The Italian Kitchen

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I’ve read incredible reviews of The Italian Kitchen, so just a few weeks after their restaurant renovation it seemed like the perfect time for me to visit and collaborate on a review. Ingram Street really has come into its own in the last few years, with the surrounding area being renovated it has become increasingly popular with bars and restaurants. There are several other Italian restaurants close by, but I have got to be honest and say that the quality and taste of this restaurant’s menu is above par, menu prices slightly undercut the others and the new interiors set it miles apart from their competitors.

When I do reviews I like to visit restaurants midweek, as I’m not sure visiting at the weekend gives a true reflection of an establishment’s popularity. We booked our table for 5.30pm on a Monday evening, and were the second table on arrival. This was actually perfect as it allowed us to take in all of the new décor without interruptions, I was able to ask the staff questions about the renovations and menu. I learned that the menu had been slightly fleshed out to coincide with the revamp, but on the whole it stayed the same. After being there for around 15 minutes the restaurant really started to busy up, and continued to do so the entire time we spent there, and I noticed other diners referring to the staff by name and vice versa, which suggested to me they had a solid, returning customer base. I think to be so busy on a Monday evening is a real testament to the appeal of The Italian Kitchen.

The new décor was very stripped back, but in a luxurious way. A feature wall had been added to the far wall, with feature lighting and huge windows allowing light to flood in during the day and an ambience to be created in the evening. The dark wood tables were dressed beautifully, and the open stone fire was a beautiful focal point. If I could describe the interiors in a single word it would be ‘expensive’ – because that’s exactly how it looks. The owners have redecorated to an incredibly high spec, and I was pleasantly surprised that the menu pricing had not suffered as a result of it.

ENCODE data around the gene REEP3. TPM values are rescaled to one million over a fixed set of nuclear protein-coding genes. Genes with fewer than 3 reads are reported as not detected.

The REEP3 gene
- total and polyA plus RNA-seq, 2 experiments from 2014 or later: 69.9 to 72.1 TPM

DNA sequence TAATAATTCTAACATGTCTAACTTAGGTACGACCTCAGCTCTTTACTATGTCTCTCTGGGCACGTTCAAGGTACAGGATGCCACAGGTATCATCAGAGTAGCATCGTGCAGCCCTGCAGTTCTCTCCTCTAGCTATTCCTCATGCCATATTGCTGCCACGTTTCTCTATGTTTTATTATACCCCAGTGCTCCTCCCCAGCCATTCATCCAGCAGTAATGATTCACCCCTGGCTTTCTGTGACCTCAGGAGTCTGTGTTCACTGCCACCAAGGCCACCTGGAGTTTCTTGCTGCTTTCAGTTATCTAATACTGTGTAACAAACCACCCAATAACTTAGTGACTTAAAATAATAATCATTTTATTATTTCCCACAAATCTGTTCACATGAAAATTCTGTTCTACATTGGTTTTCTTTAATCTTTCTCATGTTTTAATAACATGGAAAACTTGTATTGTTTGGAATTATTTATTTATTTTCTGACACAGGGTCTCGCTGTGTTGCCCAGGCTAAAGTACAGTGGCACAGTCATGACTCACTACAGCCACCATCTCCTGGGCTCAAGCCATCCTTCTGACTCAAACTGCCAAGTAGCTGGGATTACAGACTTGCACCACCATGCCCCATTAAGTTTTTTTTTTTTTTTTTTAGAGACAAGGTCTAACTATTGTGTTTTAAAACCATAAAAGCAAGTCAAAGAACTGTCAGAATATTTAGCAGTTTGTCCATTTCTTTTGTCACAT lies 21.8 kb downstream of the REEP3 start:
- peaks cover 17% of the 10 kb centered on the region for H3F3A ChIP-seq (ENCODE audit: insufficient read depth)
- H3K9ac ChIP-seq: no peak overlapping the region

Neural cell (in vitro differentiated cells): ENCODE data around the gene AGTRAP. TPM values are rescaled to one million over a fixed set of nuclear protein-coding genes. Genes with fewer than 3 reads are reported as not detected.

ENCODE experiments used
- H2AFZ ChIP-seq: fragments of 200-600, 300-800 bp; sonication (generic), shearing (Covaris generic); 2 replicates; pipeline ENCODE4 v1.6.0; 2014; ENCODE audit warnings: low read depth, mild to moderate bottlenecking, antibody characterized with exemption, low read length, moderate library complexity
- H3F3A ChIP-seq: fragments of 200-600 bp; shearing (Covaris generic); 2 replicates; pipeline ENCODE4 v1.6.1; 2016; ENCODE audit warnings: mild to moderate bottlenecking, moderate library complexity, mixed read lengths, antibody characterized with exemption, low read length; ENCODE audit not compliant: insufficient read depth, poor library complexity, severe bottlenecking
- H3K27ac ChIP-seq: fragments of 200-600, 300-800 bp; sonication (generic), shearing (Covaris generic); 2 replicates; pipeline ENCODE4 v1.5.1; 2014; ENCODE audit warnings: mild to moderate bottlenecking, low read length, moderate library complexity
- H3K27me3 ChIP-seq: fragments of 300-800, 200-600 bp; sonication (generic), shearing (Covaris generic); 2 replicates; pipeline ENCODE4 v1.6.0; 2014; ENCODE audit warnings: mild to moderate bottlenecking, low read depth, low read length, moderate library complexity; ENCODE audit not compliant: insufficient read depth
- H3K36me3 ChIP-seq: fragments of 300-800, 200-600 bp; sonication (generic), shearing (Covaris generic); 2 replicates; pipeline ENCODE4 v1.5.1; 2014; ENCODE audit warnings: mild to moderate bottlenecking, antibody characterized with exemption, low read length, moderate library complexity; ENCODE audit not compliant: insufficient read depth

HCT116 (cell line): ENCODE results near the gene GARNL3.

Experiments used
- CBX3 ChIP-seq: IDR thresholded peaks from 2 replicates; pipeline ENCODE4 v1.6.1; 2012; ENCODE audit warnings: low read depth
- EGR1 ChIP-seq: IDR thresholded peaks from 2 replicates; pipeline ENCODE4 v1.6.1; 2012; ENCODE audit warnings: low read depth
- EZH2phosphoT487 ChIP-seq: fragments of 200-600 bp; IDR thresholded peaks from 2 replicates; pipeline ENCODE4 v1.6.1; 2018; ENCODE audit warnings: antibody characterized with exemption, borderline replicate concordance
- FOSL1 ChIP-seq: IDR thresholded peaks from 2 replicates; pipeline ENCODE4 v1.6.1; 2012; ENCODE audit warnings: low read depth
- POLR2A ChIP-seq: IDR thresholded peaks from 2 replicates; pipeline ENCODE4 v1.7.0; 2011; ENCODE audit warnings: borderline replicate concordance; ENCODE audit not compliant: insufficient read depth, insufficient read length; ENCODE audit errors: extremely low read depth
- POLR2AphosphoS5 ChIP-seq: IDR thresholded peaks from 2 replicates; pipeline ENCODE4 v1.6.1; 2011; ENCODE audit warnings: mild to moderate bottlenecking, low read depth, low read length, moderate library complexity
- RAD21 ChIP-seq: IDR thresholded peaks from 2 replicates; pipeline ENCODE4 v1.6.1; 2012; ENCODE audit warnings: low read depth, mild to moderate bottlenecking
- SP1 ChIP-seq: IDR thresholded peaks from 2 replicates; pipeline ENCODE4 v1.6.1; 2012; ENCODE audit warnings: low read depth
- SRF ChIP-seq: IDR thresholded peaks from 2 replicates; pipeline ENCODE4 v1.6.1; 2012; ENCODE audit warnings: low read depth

There are several menus available, the Main Menu is available all day whilst the Lunch Menu and Pre-Theatre Menu are time specific. The latter two menus are available from 12-3pm all week and 3-6.30pm Sundays to Thursdays, thus overlapping during the week. A separate Christmas Menu was available, as was the Drinks and Desserts List. Paul and I ordered from the Main Menu, so I will be discussing that in full, but I’ve attached hyperlinks to each of the menu names so just click the names and you will be redirected to the restaurant’s website.

The Main Menu was very reasonably priced, with starters varying from £3.95 to £7.95 and mains £8.95 to £23.95, the higher end of which consisted of steaks. We ordered a total of seven dishes from the menu, as well as a 250ml glass of Merlot & Corvina (£6.30) and a pint of house lager (£3.95):

  1. Calamari Fritti (£6.95) – The first of our starters was fried calamari, which was served alongside a bed of salad, lemon wedge and chilli size. The plate sizes are generous, and the portion of calamari was generous. The pieces of squid themselves were very finely sliced and were fried in a light, airy batter. The dish was lightweight, delicious and the bitterness of the lemon was well matched with the sweet sauce that had a middle ground viscosity.
  2. Asparago con Proscuitto (£6.95) – This is my perfect idea of a starter or side dish. Asparagus parcelled in thinly sliced prosciutto served over a bed of creamy parmesan sauce. This was one of my favourite dishes of the evening. The cream sauce had a hint of mustard which gave it a subtle heat, the meat was salty and gave the dish so much flavour while the asparagus gave it freshness and structure.